Tuesday, April 25, 2017


As we head at increasing speed for the policy train wreck of the forthcoming Brexit negotiations, the British political class (and MPs by an overwhelming majority) has chosen to divert our attention into one of the most pointless general elections of all time. This will inter alia call a temporary halt to the searching examination of false promises and expectations, and simple untruths,  that Hillary Benn’s House of Commons Select Committee on Leaving the European Union has been conducting. Readers not looking for the usual energy policy content of this blog may wish to read no further and refer instead to the Committee’s recent reports. These tend to be understated, but the material is there. In due course we will no doubt learn more about the effectiveness of EU exit in curbing immigration, boosts to our national income, the wonderful new trade deals on offer from Donald Trump, and much, much more.


However in the meantime the campaign will provide a useful opportunity for our leaders to hide from reality. Nevertheless connoisseurs of duplicity, smoke and mirrors, and hypocrisy, if not satiated by other aspects of the Brexit debate, can still find some rich material in campaign discussions on the subject of energy prices. The subject of energy price caps has come to the fore, just as it did before the 2015 election, with Ed Miliband’s promotion of the idea.

2015. RED ED'S POLITICS OF THE BANANA REPUBLIC.  like the pledge to cap energy prices, [these policies]  … merely serve to stoke up the politics of division. [Daily Mail].  “And despite the criticism of many experts, he remains committed to the principle of using State power to cap energy prices, with bills frozen by law until 2017, which strikes me as economically illiterate.” crowed another Mail columnist. BACK TO THE BAD OLD DAYS, the Daily Mail front page had screamed earlier in September 2013 on the same price cap issue. For the Spectator it had been MILIBAND'S LA-LA LURCH TO THE LEFT.

2017. But when the Mail reported earlier this month on Tory plans to take action on bills in the face of the latest rise by one of the big six energy companies, such statist intervention had become CRACKDOWN ON ENERGY RIP-OFFS. The Telegraph said prices would go up before Miliband’s freeze, while the Times and the Sun warned the “lurch to the left” risked blackouts. The Times’s editorial described his plan as “flawed in practically every detail”. [But] on Sunday, the Sunday Times welcomed May’s price cap as an “attempt to capture the political centre ground”. [Guardian]

The ironies in the contradictory treatment of the same policy when promoted by different factions are amusing. But actually there is a deeper significance to this volte face from the party of market fundamentalists.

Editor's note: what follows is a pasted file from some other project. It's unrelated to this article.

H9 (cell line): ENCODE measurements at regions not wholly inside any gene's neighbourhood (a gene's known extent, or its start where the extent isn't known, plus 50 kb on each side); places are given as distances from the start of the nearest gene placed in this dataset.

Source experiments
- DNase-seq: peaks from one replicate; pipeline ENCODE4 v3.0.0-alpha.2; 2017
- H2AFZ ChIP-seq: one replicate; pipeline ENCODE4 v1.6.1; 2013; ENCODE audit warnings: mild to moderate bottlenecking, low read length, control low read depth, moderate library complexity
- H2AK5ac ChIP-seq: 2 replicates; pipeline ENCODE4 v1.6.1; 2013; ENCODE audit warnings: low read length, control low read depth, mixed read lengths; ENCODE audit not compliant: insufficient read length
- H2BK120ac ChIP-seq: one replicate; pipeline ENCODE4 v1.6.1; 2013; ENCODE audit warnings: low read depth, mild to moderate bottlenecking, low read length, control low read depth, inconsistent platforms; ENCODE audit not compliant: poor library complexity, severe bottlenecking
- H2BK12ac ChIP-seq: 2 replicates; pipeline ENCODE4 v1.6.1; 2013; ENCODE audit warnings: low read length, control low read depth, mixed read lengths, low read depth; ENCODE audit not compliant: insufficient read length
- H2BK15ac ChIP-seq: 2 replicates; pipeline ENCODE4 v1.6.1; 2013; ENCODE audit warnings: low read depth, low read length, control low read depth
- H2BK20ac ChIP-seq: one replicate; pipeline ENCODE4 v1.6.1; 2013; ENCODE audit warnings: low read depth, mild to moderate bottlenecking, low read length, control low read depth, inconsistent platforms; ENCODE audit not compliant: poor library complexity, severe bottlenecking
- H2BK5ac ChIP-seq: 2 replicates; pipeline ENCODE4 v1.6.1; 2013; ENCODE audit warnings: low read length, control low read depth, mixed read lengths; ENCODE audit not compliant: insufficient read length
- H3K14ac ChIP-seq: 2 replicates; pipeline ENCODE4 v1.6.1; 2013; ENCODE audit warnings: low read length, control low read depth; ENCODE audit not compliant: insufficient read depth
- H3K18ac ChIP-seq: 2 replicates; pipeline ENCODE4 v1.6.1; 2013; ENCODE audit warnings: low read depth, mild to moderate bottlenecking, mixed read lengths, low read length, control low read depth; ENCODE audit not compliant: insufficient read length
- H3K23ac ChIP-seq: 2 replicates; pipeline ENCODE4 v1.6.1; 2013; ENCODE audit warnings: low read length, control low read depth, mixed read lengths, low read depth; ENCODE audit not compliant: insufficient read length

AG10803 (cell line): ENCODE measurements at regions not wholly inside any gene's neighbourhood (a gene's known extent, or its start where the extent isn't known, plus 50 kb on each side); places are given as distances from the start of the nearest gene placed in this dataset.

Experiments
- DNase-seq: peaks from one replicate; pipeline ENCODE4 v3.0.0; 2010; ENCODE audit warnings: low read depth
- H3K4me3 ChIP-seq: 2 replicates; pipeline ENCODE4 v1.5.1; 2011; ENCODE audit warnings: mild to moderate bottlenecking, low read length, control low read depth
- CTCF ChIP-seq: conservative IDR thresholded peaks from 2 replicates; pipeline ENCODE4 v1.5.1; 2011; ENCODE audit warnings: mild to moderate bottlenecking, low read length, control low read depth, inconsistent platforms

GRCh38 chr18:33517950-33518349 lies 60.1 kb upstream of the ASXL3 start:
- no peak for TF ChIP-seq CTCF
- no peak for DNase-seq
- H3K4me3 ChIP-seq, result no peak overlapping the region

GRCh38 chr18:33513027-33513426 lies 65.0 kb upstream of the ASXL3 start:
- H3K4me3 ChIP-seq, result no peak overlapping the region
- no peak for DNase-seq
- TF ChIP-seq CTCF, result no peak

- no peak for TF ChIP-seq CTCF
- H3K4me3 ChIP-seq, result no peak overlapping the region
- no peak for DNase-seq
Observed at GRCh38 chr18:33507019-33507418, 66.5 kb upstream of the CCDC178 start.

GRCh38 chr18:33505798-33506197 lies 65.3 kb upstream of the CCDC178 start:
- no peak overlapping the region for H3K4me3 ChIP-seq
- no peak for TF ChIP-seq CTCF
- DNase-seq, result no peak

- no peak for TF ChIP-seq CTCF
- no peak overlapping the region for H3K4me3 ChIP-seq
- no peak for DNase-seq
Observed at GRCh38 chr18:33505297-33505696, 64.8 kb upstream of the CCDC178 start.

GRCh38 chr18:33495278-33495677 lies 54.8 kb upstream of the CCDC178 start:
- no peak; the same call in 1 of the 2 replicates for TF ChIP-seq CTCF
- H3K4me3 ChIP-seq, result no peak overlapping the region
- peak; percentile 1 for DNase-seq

As it happens I regard the use of price caps as misguided under most circumstances, now putting myself at odds with both Labour and Conservative. Obvious reasons are the risk that interventions confined to price will reduce supply and deter investment, and that it is better to address the disease (market failure) rather than the symptom. Nor do I entirely buy the view that the energy companies are making excess profits (see an earlier posting). But the endorsement by the Conservative party[1] of such a quintessentially statist, interventionist approach signals something more than simple electoral opportunism. It arguably represents the end of the road for the pretences of market liberalisation. This is certainly so in the UK, arguably the pioneer of deregulatory principles and their application.

Network costs, which can account for a third or more of a domestic consumer’s bill, have always been heavily regulated, even after privatisation in 1990. Generation investment is now almost entirely dictated by government, either directly through support for nuclear or renewables, or more indirectly through centrally controlled capacity auctions. The remaining element of the electricity supply chain, retail supply, has always been at best pseudo competitive, but that too is now being taken under the umbrella of government. What all this amounts to is the complete capitulation of the neo-liberal approach, at least in the energy sector.

It is surely time to recognise that this is a sector beset by market failure and that we need, not a series of ad hoc sticking plasters but a complete re-think of how we want the sector to operate and how we can better structure it to use the real dynamics that can come from competitive markets in driving efficiency and innovation. There is no point in pretending that we are still operating a laissez-faire competitive system, or that government can remove itself from the multiple policy choices and commitments that the sector, and particularly a low carbon power sector, will require.

There are further ironies and further opportunities for amusing speculation. The UK is not alone in wrestling with the paradoxes of the flawed neo-liberal paradigm. My last posting discussed a significant issue arising in a German and EU context. The EU followed the UK up the hill of unbundling and market solutions, but at least 15-20 years behind. The dawning realisation in the UK of the need to reverse direction and head downhill will shortly see it meeting an EU still struggling towards the summit.

But will this be an element in Brexit or future trade negotiations? And if we struggle to get back into the EU in (say) 2025 will be obliged to make further reverse policy changes to meet the EU energy sector and competition and state aid rules at that time. Or will the EU by then also have learned something from our experience as well as their own?

[1] This is after all the party of the ayatollahs of free market fundamentalism such as Redwood, Lawson, Lilley et al.

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